American health citizens are burned out on risk communication from pharmaceutical companies. They’d prefer simpler approaches through websites like WebMD and icons like the Consumer Reports multishape “moons” to learn about health risks.

ORC Guideline
, an info GROUP company, identified a health risk information overload in their latest survey of American adults, conducted in late October 2009. The company presented data at the recent FDA meeting on promoting regulated medical products using the Internet and social media on November 13, 2009.

The top-line finding is that there’s an increase in the percent of Americans who feel there’s too much emphasis on risks in health product advertising. ORC found that 4 in 10 health consumers do not attend to risk information in print and TV ads for health products. Lack of attention to risk is greatest in the over-55 age cohort.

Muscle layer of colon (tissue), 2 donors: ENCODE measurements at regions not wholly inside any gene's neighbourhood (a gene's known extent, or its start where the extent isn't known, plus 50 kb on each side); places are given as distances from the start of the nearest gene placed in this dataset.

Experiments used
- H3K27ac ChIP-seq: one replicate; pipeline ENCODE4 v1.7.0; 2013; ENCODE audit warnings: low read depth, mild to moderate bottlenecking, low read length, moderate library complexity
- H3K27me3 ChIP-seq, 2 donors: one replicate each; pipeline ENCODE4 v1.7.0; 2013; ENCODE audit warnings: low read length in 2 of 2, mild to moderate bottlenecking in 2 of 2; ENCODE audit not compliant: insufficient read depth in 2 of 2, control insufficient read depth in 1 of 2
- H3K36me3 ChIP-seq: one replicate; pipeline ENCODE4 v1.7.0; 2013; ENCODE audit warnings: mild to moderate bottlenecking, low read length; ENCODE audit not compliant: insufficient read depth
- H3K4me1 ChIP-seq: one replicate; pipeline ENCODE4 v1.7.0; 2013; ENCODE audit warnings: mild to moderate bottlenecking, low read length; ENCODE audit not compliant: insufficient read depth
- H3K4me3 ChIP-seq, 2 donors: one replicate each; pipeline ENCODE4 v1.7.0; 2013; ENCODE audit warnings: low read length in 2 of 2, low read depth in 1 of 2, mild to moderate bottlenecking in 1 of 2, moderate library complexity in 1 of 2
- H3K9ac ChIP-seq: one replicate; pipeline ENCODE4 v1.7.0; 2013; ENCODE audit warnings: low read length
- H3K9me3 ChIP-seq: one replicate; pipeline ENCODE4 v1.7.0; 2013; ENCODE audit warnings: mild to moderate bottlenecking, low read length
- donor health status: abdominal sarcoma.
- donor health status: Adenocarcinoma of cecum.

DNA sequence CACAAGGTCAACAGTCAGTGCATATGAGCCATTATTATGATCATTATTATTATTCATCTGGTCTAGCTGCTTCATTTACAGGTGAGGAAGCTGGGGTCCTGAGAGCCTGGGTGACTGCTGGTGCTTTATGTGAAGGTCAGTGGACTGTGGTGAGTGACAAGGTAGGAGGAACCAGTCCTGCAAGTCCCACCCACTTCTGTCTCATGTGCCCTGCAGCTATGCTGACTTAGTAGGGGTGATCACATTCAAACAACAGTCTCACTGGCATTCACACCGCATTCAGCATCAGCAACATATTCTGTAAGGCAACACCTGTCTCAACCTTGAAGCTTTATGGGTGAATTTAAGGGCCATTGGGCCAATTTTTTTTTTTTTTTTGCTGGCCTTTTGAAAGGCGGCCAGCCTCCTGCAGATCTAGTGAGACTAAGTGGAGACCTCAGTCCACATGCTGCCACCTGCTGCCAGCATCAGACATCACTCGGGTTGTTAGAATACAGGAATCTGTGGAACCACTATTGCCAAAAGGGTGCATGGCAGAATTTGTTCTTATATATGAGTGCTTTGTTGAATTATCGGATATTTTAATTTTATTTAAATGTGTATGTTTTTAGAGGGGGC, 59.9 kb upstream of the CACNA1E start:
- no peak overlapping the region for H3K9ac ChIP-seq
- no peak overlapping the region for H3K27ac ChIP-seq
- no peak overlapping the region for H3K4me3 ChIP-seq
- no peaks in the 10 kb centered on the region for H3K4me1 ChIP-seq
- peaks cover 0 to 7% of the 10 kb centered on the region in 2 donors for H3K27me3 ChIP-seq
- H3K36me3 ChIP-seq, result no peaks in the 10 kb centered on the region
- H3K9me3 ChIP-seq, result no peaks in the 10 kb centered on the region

After health professionals (doctors, nurses), where 77% of Americans cite as a top source for prescription and disease information, the Internet is the second most popular source, cited by 59% of Americans — including 64% of younger adults 18-34, 57% of 35-54 year olds, and 42% of those over 55.

Social tools (networks online) are used by 22% of Americans overall, with a whopping 40% of people 18-34 finding social nets a top source for health information. Interestingly, 50% of the younger adult cohort of 18-34s also cites “traditional DTC” as a top source for prescription and disease information.

Health Populi’s Hot Points:
That the oldest age group of 55+ is most likely to lack attention to health risks in health product promotion is of major concern. This is the very group that is prescribed the most drugs per capita in managing the multiple chronic conditions that eventually creep up with age.

What to do? Keep it simple, and keep it engaging. Make it independent and elegantly informative. And, finally, make it a click away.